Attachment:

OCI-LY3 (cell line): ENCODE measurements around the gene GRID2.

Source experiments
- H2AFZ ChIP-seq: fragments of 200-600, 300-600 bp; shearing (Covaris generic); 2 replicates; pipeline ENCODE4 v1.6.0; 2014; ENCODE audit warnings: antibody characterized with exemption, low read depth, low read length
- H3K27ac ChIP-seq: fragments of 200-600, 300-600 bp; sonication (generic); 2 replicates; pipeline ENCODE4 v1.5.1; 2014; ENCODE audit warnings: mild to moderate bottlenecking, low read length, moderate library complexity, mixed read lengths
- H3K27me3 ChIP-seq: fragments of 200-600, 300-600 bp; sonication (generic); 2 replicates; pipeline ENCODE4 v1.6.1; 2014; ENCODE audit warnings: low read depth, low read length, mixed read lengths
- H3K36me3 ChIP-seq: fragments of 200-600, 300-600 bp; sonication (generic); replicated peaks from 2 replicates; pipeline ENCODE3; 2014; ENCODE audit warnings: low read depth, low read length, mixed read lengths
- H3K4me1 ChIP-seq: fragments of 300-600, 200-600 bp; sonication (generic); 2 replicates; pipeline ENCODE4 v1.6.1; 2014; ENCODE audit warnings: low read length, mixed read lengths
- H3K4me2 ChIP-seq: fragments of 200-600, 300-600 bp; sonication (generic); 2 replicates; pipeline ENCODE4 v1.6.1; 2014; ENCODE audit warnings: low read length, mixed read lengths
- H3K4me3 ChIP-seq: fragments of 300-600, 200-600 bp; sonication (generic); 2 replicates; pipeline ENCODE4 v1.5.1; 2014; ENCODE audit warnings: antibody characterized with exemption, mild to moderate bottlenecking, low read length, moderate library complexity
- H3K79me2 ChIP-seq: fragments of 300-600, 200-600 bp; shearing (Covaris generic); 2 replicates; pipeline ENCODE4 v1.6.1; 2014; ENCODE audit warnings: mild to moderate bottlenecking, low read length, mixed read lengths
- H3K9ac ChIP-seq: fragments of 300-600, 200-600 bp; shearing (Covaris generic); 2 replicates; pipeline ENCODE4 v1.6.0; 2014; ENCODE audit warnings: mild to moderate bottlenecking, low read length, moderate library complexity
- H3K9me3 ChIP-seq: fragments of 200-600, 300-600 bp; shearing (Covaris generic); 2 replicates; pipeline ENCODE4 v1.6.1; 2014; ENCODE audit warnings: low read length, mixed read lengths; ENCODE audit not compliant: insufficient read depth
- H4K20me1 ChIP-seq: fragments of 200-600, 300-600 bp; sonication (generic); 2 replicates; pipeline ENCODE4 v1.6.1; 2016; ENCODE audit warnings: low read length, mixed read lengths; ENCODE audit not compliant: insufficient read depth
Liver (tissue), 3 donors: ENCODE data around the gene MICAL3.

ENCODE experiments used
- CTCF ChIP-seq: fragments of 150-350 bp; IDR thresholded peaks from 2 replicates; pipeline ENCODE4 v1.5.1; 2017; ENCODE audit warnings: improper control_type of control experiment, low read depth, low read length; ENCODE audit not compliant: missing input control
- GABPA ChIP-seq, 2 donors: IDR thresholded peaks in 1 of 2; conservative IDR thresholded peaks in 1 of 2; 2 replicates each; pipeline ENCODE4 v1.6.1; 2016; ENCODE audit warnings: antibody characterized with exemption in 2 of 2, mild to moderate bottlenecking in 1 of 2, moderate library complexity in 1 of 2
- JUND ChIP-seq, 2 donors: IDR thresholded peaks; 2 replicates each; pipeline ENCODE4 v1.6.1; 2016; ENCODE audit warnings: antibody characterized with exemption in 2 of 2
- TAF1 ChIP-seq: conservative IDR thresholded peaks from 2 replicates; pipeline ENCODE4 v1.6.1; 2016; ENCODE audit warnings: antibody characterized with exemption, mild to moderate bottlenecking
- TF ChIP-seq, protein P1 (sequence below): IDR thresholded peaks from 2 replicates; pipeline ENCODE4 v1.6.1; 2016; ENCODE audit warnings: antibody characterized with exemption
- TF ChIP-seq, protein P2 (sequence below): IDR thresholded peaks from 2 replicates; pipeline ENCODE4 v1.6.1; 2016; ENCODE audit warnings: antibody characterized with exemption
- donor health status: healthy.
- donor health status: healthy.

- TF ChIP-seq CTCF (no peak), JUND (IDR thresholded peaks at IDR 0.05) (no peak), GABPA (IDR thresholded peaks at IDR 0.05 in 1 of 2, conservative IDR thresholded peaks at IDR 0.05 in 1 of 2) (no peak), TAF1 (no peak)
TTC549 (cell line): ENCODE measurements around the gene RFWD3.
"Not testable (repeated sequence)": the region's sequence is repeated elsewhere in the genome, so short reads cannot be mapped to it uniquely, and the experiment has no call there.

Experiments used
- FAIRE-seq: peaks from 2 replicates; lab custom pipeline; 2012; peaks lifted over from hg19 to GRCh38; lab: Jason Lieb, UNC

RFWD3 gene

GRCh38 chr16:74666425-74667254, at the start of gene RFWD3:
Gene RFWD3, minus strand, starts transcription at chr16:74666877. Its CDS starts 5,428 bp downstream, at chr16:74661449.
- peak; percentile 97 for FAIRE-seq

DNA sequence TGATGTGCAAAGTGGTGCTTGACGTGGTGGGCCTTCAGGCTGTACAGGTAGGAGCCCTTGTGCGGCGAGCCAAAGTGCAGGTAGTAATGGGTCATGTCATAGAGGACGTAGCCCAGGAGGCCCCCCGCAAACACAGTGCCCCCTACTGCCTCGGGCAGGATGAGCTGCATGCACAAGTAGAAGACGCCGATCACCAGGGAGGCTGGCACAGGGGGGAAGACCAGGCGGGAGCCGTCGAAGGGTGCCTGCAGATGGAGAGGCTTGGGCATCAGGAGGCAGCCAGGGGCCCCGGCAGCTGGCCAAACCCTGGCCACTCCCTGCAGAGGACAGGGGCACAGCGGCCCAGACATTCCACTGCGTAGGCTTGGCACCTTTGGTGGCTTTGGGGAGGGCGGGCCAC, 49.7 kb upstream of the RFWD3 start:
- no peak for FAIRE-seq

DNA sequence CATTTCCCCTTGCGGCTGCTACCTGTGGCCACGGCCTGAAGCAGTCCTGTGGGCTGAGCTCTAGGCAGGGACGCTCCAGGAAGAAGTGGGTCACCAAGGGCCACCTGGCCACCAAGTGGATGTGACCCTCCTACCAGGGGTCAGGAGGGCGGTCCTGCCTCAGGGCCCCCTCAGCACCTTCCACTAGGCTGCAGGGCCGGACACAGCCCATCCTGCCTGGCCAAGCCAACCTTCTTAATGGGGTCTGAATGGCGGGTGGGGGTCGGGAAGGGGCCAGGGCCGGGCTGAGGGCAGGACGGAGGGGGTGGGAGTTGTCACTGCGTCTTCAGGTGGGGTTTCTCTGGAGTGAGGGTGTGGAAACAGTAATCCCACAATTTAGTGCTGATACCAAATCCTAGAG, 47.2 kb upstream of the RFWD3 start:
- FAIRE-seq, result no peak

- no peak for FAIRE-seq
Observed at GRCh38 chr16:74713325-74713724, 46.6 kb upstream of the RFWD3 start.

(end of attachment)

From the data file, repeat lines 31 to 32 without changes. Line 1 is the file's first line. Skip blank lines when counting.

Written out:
Gene RFWD3, minus strand, starts transcription at chr16:74666877. Its CDS starts 5,428 bp downstream, at chr16:74661449.
- peak; percentile 97 for FAIRE-seq